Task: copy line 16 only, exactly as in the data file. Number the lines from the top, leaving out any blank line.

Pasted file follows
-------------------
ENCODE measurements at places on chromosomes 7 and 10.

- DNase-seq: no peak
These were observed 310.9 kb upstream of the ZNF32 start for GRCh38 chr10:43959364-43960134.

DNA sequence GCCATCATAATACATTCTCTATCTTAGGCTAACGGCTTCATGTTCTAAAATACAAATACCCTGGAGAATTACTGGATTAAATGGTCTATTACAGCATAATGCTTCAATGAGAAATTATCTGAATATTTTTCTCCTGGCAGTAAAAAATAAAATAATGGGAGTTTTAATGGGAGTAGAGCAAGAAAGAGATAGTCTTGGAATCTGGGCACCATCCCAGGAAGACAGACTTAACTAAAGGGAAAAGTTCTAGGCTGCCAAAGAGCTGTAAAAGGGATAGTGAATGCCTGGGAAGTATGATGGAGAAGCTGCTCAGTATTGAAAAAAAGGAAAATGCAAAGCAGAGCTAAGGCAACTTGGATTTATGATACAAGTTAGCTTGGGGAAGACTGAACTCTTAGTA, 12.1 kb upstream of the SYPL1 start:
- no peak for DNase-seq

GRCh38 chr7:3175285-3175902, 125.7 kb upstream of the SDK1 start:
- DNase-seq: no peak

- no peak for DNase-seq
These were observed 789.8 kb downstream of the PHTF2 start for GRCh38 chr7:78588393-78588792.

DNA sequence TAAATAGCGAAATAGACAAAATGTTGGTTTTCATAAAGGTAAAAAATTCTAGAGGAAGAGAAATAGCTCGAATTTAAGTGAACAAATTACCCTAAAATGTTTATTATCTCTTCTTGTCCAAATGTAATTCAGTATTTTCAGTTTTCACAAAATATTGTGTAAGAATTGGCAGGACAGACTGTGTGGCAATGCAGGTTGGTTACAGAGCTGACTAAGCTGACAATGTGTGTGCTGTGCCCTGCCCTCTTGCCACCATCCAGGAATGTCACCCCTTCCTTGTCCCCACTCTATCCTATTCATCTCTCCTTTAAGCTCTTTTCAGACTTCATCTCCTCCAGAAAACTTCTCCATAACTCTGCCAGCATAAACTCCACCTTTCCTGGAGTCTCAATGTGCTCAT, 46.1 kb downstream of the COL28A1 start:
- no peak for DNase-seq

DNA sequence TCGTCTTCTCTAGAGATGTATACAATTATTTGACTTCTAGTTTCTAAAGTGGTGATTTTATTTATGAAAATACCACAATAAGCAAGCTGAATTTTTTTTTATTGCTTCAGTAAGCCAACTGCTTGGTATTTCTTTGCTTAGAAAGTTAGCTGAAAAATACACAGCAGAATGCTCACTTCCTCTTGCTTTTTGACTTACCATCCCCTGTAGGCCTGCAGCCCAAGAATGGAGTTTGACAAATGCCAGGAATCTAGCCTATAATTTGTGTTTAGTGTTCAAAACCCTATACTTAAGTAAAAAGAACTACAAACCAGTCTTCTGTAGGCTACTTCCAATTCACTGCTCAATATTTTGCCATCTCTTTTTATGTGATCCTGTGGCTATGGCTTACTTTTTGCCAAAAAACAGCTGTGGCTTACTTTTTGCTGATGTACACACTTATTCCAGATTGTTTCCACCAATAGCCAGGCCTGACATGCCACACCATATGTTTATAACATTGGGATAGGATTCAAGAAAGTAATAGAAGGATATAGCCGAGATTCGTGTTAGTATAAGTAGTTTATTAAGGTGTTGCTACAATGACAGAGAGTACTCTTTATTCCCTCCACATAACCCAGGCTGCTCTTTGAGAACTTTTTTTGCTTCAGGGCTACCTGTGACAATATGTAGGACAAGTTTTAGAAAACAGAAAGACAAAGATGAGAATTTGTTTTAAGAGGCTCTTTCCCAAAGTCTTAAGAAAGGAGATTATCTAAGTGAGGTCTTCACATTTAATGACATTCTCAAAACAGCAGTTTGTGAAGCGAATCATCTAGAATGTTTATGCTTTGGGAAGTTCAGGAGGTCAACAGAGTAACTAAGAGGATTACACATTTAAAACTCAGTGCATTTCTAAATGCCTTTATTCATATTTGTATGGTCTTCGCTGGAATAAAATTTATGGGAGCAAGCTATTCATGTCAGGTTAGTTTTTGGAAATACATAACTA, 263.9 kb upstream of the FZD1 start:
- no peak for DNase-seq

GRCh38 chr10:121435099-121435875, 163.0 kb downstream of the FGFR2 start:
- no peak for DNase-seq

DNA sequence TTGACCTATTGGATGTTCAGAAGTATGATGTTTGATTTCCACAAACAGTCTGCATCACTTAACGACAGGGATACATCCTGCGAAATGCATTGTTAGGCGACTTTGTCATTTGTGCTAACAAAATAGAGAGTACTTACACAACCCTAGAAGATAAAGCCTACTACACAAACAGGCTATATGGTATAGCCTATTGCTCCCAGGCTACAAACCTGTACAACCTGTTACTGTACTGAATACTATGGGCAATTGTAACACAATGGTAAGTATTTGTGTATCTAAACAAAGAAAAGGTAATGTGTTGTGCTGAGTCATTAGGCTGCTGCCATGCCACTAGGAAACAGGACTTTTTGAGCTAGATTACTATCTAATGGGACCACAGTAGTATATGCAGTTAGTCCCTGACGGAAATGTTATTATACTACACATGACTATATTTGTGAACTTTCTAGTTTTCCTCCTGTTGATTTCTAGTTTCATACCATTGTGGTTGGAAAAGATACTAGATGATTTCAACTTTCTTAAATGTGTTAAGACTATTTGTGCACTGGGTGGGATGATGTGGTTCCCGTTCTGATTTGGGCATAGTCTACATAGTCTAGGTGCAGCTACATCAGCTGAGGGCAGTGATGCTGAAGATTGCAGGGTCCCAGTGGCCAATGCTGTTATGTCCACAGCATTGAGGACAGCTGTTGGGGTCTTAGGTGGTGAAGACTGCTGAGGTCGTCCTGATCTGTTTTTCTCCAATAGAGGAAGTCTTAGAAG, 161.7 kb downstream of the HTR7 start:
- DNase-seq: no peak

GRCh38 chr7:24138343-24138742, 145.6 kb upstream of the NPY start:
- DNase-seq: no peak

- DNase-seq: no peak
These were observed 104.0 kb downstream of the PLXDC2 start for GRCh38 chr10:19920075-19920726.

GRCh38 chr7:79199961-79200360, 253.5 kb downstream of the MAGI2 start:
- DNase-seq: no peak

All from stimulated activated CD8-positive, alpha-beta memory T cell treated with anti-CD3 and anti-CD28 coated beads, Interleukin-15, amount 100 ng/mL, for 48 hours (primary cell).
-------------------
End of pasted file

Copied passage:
DNA sequence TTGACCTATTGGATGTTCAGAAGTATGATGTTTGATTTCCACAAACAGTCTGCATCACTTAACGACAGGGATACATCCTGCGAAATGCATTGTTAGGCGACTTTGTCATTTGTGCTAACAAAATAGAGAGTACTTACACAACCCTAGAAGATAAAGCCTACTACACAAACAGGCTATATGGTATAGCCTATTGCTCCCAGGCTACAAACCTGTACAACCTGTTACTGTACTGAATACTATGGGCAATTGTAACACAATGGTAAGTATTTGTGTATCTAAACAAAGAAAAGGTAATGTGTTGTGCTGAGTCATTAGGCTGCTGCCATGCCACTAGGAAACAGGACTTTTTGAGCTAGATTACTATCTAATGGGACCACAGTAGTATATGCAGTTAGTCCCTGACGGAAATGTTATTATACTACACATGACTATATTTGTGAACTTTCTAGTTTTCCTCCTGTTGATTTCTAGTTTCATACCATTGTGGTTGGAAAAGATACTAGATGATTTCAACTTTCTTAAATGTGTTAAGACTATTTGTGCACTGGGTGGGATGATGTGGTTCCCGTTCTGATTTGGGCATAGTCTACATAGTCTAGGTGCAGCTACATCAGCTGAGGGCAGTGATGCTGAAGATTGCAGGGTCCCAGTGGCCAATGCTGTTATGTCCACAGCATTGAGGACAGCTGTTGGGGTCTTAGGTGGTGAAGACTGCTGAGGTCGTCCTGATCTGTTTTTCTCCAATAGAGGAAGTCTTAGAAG, 161.7 kb downstream of the HTR7 start: